April 19, 2014
We arrived in Cochin (Kochi) on Saturday. Cochin is described as "India Lite" as it is not as crowded, chaotic, or poor as the rest of India. Even so, it was crowded, chaotic, and poor with children and adults employing the hard sell to get anyone to buy whatever they happened to be selling. Cochin was the center of Indian spice trade for many centuries, and was known to the Greeks and Romans as well as to Jews, Syrians, Arabs, and Chinese since ancient times. There once was a thriving Jewish community here but now there are only seven people of Jewish descent. The town is mostly Hindu, some Muslims and some Christians.
India, on first impression, is a land of stark contrasts. The colors are intense with a keen focus on adornment in clothing and house paint, on trucks, tuk tuk's, and shrines.
On the other hand, there is a complete lack of respect for the natural environment - litter is everywhere and vehicles spew pollution into the air already thick with humidity and dust. Houses and buildings are often in a state of construction or destruction; it's hard to tell with the amount of debris strewn around.
And, despite all this, the people are the most welcoming we have encountered. They wave and smile as we drive by. They have the most beautiful children we have ever seen and generously allow us to photograph them, and, much to our surprise, they want to photograph us. In the state of Kerala, tourists are still not that common and we are a large part of the economy.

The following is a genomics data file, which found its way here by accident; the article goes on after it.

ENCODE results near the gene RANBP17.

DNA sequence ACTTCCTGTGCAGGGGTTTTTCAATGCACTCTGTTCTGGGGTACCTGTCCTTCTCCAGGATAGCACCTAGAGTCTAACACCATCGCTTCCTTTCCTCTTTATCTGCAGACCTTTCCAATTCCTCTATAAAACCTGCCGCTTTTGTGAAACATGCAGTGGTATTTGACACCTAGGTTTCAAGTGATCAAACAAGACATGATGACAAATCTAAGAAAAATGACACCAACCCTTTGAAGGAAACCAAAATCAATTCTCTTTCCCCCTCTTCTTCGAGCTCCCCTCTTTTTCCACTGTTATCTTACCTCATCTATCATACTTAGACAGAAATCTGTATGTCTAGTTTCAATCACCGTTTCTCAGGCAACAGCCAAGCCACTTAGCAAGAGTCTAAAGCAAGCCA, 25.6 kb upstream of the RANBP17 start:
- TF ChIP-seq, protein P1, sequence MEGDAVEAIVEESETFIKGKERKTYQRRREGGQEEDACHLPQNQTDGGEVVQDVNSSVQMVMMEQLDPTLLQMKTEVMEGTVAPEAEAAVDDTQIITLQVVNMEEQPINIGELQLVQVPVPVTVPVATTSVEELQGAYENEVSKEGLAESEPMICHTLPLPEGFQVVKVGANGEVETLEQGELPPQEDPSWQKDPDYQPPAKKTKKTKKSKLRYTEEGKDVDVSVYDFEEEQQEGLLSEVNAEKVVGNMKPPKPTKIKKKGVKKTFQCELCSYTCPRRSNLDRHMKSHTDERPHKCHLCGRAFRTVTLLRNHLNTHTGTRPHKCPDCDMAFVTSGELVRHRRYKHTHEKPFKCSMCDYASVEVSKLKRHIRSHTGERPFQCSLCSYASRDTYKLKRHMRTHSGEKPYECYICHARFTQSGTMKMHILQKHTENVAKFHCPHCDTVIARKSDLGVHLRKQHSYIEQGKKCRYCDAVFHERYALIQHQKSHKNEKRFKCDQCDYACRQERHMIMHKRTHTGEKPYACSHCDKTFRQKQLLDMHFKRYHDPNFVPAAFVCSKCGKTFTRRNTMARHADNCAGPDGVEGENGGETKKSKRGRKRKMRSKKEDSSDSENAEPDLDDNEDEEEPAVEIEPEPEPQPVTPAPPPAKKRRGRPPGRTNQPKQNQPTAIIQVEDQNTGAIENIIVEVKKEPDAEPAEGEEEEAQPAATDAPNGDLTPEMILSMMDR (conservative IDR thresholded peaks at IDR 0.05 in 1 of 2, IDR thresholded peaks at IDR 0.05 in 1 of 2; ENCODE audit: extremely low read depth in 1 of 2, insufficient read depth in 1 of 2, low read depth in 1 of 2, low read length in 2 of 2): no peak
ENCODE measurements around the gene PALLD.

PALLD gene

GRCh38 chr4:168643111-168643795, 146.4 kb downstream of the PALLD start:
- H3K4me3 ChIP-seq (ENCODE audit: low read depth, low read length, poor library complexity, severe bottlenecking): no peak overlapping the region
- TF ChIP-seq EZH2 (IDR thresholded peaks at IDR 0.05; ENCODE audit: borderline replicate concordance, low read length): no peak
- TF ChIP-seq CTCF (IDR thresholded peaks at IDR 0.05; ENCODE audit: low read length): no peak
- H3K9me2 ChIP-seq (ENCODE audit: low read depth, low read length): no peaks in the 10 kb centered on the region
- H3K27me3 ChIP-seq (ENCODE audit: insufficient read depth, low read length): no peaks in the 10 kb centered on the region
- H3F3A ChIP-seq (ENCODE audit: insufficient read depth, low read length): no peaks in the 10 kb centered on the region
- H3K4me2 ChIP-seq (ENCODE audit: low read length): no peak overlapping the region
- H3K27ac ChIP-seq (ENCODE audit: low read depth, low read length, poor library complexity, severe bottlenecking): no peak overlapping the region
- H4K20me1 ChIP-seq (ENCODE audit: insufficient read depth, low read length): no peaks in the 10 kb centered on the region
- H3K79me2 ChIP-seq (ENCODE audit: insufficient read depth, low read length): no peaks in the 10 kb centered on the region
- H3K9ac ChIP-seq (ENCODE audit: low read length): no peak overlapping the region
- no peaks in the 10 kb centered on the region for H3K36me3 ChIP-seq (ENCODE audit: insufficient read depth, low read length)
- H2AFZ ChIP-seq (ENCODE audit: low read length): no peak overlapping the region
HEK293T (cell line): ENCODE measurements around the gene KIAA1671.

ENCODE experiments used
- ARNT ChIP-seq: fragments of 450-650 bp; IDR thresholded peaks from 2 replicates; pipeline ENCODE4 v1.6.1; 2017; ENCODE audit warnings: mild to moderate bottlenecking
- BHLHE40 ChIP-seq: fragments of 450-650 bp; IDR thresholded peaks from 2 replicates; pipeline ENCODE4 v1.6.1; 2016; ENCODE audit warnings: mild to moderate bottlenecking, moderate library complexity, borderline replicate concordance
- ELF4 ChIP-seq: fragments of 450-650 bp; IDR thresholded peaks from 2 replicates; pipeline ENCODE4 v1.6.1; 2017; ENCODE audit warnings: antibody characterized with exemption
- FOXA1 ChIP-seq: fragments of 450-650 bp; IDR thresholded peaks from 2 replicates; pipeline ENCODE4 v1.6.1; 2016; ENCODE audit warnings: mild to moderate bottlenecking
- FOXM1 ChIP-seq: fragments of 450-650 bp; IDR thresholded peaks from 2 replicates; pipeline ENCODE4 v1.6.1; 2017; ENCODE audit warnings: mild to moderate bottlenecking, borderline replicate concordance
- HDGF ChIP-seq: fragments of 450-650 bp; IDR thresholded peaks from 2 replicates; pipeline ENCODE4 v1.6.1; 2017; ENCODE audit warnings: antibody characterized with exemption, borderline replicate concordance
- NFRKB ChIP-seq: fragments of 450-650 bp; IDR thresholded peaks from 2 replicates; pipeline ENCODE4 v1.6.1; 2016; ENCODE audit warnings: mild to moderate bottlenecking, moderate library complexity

As a state, Kerala is one of the most prosperous in India. It was colonized by the Portuguese in the 15th century and continues to have a higher literacy rate and lifespan than the rest of India.
Unique to Cochin are the Chinese fishing nets that are used to scoop fish up from the bay. This is the only area of the world outside of China where these are used.
Cochin brought us to to a new variation of the sticky index - the post-stick index. This is when you walk around, drip with sweat, get on the bus, cool off, get off the bus, re-stick, etc. it builds up a film of sweat on your skin like you're wearing latex. And, under these circumstances, Some fellow assengers STILL look calm and collected. I, on the other hand, look a mess....red faced, clothes sticking to me in unflattering ways, hair plastered to my skull!